USC Digital Folklore Archives / Posts Tagged ‘pillow’
Folk Beliefs
Protection

The Sides of a Pillow

About the Interviewed: Jakob is a senior at Calabasas High School. His family is half Isreali-Jewish, and half French-Canadian. He’s about 18 years old.

My subject, Jakob, told me about a superstition that was passed down in his family.

Jakob: “My family believes that the different sides of the pillow you sleep on determine your luck. It’s like, a really old superstition that my grandma passed down onto my mom.”

I ask him if he personally believes in it. 

Jakob: “Not really, but my brothers do. My mom believes that our family can’t sleep on the left side of a pillow because it brings bad luck. It only works if you intentionally try to sleep that way. If it’s by accident the universe doesn’t care. (laughs) If you sleep on the right side of a pillow, it’s good luck. If you keep doing it, good things happen. I used to think my mom wasn’t that into, but I remember this one time that she woke up on the wrong side of the pillow, and she was furious.”

I ask him which side of his family does he think that the belief came from?

Jakob: “Well my mom is from Israel, so she might get it from there. Other than that, I don’t know. I think personally that it’s like a placebo thing, like if you think about something happening really hard, and then it happens. That’s what I think it’s like.”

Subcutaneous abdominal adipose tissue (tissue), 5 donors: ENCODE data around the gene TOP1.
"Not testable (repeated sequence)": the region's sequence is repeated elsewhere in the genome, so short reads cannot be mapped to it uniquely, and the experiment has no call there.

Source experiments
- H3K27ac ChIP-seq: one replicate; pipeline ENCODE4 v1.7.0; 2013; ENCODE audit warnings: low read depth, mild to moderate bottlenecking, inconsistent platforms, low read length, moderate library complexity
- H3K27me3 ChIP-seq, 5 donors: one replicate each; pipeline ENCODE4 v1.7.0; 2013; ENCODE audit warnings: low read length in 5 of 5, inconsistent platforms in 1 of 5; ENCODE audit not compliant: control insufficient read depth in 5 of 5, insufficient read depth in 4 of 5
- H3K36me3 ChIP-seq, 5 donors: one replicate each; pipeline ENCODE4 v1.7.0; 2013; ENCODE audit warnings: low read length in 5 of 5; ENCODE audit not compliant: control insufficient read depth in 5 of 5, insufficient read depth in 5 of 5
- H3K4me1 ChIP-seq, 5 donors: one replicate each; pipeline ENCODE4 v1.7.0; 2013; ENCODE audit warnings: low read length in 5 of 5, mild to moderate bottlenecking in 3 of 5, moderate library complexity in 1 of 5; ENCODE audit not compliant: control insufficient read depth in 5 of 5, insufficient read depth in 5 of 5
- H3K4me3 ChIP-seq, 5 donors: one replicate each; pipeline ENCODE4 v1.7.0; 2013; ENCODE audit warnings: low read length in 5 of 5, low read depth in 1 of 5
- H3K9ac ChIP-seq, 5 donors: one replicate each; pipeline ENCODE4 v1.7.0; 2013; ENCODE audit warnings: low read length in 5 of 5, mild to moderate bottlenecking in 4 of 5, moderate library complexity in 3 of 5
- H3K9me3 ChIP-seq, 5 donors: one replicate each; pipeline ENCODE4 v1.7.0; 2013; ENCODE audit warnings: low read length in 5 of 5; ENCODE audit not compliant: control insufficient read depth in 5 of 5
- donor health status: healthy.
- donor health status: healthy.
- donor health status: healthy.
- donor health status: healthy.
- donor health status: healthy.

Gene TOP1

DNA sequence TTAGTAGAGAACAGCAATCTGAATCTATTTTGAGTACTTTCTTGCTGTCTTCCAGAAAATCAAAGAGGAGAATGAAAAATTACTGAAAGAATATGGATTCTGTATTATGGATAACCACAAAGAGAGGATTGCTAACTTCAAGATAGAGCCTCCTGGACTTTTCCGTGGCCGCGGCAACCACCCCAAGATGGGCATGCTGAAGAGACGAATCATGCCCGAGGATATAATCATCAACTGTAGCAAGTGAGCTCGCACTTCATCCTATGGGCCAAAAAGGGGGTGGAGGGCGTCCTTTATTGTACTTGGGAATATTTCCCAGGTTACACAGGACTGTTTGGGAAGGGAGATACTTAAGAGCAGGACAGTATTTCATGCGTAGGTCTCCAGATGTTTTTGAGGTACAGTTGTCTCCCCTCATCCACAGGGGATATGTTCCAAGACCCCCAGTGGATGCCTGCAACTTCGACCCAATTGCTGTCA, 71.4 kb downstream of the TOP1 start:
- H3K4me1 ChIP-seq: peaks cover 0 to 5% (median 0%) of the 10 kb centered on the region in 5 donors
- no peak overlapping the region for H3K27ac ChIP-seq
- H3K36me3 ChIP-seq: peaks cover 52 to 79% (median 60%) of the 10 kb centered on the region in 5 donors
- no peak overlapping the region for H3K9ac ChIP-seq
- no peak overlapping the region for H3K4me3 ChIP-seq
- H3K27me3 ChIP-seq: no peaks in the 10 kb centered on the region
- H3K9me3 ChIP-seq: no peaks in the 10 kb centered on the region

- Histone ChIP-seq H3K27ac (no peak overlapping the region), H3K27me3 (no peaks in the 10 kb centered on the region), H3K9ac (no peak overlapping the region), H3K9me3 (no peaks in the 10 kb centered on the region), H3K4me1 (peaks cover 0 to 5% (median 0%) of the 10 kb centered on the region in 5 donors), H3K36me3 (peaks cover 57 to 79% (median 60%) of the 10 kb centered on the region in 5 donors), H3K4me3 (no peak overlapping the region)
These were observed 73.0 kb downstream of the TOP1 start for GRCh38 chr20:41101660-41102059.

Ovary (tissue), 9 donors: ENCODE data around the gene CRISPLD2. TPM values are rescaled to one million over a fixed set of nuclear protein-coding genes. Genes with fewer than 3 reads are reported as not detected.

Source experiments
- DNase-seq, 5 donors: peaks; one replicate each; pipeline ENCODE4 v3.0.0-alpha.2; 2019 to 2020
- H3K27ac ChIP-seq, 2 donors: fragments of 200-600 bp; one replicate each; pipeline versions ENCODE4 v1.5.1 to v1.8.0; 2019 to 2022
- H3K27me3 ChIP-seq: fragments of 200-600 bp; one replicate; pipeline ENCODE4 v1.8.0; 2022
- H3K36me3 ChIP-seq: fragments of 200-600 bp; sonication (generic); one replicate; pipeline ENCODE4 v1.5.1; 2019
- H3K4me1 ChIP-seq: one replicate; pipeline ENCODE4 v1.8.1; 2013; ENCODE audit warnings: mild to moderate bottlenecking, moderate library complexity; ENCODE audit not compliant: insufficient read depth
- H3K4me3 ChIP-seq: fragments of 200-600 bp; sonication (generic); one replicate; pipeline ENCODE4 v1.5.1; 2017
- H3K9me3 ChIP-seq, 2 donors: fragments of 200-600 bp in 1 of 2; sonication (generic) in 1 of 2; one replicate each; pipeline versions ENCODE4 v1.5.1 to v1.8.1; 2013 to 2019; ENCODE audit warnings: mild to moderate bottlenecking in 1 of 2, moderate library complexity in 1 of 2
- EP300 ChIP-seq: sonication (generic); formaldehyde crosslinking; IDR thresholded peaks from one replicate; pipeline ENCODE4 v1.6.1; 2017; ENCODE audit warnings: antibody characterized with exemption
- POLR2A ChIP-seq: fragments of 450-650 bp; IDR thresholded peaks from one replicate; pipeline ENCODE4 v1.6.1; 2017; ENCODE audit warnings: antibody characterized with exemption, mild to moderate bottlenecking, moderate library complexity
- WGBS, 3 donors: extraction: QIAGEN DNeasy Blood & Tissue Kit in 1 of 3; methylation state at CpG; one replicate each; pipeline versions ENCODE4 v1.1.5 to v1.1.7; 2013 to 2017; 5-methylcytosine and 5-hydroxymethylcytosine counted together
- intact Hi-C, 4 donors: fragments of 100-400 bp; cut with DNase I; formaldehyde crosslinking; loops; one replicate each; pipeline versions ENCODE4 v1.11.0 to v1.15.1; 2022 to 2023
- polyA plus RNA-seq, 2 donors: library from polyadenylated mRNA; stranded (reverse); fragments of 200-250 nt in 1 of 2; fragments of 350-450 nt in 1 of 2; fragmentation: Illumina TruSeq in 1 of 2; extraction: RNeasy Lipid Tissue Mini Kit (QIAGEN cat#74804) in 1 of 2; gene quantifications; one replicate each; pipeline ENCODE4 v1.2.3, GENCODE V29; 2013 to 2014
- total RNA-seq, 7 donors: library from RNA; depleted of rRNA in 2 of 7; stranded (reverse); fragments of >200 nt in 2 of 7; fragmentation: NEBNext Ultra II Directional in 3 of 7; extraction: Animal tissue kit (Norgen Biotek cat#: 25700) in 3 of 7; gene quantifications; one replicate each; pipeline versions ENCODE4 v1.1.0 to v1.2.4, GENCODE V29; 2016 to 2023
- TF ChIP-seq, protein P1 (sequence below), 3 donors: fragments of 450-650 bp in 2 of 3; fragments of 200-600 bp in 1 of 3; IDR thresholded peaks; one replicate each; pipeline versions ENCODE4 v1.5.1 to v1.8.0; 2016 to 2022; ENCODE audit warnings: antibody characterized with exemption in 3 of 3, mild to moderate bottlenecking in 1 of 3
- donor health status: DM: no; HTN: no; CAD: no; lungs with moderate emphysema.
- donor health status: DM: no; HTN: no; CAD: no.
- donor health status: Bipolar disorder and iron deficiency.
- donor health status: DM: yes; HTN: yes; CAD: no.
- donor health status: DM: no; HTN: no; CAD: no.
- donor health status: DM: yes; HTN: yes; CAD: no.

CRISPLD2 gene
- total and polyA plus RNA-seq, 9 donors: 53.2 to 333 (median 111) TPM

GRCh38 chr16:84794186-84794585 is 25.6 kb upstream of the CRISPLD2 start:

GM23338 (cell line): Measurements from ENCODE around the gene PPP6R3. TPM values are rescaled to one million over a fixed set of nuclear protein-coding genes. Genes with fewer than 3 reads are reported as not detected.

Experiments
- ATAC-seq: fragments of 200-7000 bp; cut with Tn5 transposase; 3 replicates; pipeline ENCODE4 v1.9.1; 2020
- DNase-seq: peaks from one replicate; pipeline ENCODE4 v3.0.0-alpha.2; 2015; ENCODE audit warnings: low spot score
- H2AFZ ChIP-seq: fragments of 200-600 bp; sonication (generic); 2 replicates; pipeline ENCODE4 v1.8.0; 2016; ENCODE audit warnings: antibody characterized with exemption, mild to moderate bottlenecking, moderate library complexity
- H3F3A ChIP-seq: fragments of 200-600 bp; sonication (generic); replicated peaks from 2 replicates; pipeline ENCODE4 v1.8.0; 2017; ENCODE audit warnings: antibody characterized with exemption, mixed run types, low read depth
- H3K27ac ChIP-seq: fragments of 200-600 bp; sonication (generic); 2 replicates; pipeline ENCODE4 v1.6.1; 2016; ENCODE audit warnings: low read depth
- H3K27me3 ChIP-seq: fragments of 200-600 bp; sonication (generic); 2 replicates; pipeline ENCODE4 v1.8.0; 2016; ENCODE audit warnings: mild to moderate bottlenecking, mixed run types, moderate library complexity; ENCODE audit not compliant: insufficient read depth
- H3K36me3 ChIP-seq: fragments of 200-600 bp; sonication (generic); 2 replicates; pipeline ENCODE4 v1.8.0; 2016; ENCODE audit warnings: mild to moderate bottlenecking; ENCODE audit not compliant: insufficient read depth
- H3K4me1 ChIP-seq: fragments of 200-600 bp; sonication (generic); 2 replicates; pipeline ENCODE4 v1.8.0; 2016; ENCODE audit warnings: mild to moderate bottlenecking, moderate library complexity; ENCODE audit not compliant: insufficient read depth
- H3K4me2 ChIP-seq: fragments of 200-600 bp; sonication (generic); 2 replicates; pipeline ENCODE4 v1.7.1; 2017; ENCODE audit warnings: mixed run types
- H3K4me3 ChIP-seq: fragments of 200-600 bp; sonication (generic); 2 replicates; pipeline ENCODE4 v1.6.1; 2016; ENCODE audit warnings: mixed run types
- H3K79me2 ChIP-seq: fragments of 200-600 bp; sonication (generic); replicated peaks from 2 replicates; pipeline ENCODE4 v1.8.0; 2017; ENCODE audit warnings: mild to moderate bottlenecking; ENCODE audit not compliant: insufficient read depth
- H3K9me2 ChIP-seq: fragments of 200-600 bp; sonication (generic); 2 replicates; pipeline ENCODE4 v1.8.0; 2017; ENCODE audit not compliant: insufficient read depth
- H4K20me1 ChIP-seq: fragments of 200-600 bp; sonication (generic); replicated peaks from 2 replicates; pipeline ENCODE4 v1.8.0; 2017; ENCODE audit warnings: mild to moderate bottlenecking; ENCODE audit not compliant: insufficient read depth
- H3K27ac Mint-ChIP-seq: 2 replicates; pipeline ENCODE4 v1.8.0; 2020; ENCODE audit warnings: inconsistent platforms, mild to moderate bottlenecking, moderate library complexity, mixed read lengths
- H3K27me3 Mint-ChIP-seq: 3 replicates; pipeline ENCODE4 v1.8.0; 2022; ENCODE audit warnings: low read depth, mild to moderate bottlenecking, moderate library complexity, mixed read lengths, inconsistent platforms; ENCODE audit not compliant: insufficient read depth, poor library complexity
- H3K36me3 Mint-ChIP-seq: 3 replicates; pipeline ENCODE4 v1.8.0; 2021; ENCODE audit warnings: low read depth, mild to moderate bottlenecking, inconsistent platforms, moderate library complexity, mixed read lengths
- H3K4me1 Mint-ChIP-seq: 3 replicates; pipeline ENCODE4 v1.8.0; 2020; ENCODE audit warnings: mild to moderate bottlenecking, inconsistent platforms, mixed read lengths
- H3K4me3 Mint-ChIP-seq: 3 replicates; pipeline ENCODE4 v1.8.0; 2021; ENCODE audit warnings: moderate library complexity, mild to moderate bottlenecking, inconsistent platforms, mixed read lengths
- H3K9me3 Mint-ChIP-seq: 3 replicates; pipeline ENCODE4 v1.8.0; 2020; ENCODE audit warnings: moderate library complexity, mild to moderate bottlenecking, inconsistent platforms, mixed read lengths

Summary:

My friend Jakob reported that the members of his innermost family share a folk belief pertaining the sides of the pillow you sleep on at night. Sleeping on the left brings bad luck, sleeping on the right brings good.

One thing that’s unique about this story is that it’s reflective of the old wives tales that were so prominent a long time ago. Beliefs about luck, ideas that seeing a black cat or walking under a ladder would be detrimental to your future well-being, show that superstition and belief are still prominent in some cultures.

Game

to “truck” someone

There’s an old trick/game my cousin warned me of whenever you fall alseep around other people, and it goes like this: if someone falls asleep, you should grab a pillow and flashlight and approach the sleeping person. Slowly begin to wave the flashlight (turned on) back and forth in front of their eyes quietly shouting, “Truck!”…and growing louder with each word, “Truck! Truuuuck! Get out of the way!!” and then, bam! You smack them with the pillow in the face. And so the story goes, that if the act of hitting the person with a pillow didn’t wake them, then you should ask them in the morning if they dreamed about a truck running them over.

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